During construction the project maintained a highly localized workforce, averaging in excess of 65% Caymanians on the site during the life of the development. As a result of waiving the requirement of a clean record, Thompson said the project was able to employ some highly skilled workers who may have been overlooked because of old police records and they have completed a two year long job in less than a year.

"When you give people a chance they will perform," he said.

Thompson said that from the beginning Dr Shetty and the rest of the team committed to using local people and services and they would continue to do that once the hospital opened.

Print Friendly, PDF & Email

Category: Health

About the Author ()

Comments (21)

Trackback URL | Comments RSS Feed

  1. Anonymous says:

    Cayman's tourism product is woeful and in decline. Just book a cruise and disembark here, or you can fly in to an expensive hotel and eat the even more expensive food. Hopefully, your nostrils won't be assaulted by the dump.

    Cayman's leadership has dragged this country into hell. Shomari is not to blame, he inherited a corpse.

    • Anonymous says:

      Not moving the dump to Bodden Town was a massive mistake, but politicians were more interested in winning elections than doing the right thing.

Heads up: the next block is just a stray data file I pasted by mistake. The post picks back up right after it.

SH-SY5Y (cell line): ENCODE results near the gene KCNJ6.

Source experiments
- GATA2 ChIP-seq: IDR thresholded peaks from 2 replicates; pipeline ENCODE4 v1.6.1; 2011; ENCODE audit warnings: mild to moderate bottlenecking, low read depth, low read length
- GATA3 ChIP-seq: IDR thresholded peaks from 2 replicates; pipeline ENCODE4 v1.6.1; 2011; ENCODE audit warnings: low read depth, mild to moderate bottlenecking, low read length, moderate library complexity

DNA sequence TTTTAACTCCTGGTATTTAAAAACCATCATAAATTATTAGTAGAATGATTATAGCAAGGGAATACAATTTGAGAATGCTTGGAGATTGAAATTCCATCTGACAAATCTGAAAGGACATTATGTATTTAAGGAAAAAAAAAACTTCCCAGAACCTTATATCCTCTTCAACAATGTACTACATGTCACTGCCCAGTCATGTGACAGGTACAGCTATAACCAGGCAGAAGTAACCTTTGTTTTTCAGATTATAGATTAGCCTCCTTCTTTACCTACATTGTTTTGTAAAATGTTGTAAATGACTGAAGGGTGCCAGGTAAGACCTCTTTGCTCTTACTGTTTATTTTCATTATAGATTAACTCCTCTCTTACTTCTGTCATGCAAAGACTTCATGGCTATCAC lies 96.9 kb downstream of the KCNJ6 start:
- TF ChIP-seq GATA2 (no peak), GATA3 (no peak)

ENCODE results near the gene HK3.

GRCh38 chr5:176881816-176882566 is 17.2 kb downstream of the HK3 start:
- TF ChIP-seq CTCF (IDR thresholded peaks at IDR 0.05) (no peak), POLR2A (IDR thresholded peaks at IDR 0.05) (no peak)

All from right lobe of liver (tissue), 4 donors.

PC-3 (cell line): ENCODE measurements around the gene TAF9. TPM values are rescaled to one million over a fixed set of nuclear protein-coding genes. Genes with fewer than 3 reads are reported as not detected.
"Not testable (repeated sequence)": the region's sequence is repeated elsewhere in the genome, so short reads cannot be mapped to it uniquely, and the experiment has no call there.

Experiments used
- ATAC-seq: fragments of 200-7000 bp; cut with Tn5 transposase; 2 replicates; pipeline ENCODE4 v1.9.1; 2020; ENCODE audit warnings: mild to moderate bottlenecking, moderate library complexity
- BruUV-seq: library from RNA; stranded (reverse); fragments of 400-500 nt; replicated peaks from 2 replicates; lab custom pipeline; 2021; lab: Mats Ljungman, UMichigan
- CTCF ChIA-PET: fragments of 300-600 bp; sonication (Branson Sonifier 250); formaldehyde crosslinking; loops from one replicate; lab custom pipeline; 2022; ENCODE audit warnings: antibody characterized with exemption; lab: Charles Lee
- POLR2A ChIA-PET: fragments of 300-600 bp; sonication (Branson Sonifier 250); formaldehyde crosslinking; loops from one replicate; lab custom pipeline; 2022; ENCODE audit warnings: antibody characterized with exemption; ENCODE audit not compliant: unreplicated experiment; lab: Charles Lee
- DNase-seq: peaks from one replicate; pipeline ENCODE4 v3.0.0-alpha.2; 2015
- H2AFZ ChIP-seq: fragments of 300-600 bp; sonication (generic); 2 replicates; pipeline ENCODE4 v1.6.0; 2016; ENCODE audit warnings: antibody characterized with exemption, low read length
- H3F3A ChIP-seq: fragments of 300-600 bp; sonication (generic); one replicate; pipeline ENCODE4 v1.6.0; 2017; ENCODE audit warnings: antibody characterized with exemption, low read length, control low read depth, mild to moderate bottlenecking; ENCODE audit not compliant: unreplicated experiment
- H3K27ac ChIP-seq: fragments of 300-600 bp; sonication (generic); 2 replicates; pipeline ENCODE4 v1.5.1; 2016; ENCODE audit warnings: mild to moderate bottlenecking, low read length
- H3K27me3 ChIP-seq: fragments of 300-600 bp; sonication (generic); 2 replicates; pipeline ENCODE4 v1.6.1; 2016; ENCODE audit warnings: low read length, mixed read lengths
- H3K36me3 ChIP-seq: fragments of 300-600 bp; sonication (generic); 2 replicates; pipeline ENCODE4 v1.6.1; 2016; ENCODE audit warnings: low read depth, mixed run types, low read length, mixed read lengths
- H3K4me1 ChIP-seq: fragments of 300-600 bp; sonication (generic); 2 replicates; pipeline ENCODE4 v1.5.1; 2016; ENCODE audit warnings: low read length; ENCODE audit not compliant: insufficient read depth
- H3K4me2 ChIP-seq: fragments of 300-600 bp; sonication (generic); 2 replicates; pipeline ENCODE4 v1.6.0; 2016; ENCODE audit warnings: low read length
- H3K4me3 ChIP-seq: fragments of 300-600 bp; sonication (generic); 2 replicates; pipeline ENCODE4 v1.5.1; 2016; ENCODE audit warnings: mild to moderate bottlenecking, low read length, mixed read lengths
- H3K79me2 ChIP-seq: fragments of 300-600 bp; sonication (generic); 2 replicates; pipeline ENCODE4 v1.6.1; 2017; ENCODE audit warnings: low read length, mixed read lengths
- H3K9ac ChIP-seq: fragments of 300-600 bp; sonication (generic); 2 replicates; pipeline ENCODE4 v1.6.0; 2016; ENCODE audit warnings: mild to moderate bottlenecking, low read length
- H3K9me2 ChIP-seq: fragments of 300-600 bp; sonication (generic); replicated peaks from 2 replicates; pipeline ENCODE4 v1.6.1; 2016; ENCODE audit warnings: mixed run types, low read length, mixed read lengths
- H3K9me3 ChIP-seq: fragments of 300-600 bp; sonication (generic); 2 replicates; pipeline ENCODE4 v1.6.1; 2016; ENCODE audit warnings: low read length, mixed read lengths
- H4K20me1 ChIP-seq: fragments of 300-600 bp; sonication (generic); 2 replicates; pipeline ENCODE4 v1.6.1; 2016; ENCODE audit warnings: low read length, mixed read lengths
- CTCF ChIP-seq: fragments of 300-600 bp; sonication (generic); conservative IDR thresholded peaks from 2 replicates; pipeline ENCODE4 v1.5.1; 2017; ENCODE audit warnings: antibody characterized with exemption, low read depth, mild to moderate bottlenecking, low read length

• Anonymous says:

        I do not live anywhere near Bodden Town, and I disagree with you in opinion. However, I commend you for speaking the truth about what was planned rather that the sugar-coated  euphemisms that others offered up when you say "moving the dump to Bodden Town"

  2. Windaloo says:

    Hopefully we will soon experience an influx of good curry restaurants!

  3. Chris says:

    Good luck Shomari.

    Please continue to use your education, intelligence, skills, experience and contacts to develop medical tourism here in Cayman, and always remember Caymanian participation at as many levels as possible is of paramount importance.

    We are proud of you.


  4. Anonymous says:

    Hmm.The hospital GTH has some great medical staff but lets get real. The admin sucks, from making appointments, registration, payment and so on. You cant even get people to answer the phone half the time.And where do the admin staff hail from????????    I can't see Mr. Shetty putting up with it.

  5. Anonymous says:

    There are no jobs listed on their website. Another farce. Hopefully Judy will keep her principles and not be influenced and if hand is forced I trust that she will have the courage to walk away.

    Promises are comfort to a fool. These are our two token Caymanians. All other top positions will be filled or have beenfilled internationally, according to their website and fro Gene himself.

    • Gut Check says:

      There is a blurb under the 'careers' section which states:   "As we are committed to offering opportunities to our local community, we continue to wecome applications from Caymanians, Cayman Status Holders and Cayman Residents with the Right to Work.   Please send your resume and cover letter to:"

      That doesnt really fill me with a warm, rosy glow about the prospects for local employment.   Send a resume for which job?   No contact person? 

      At this point, I just hope that  Health City Cayman Islands doesn't cost us all  a bundle.   IF they can become self-sustaining, then they can grow.  

  6. Slowpoke says:

    Interesting to note that if you go on the careers section it says "Currently, all positions for International applicants have been filled".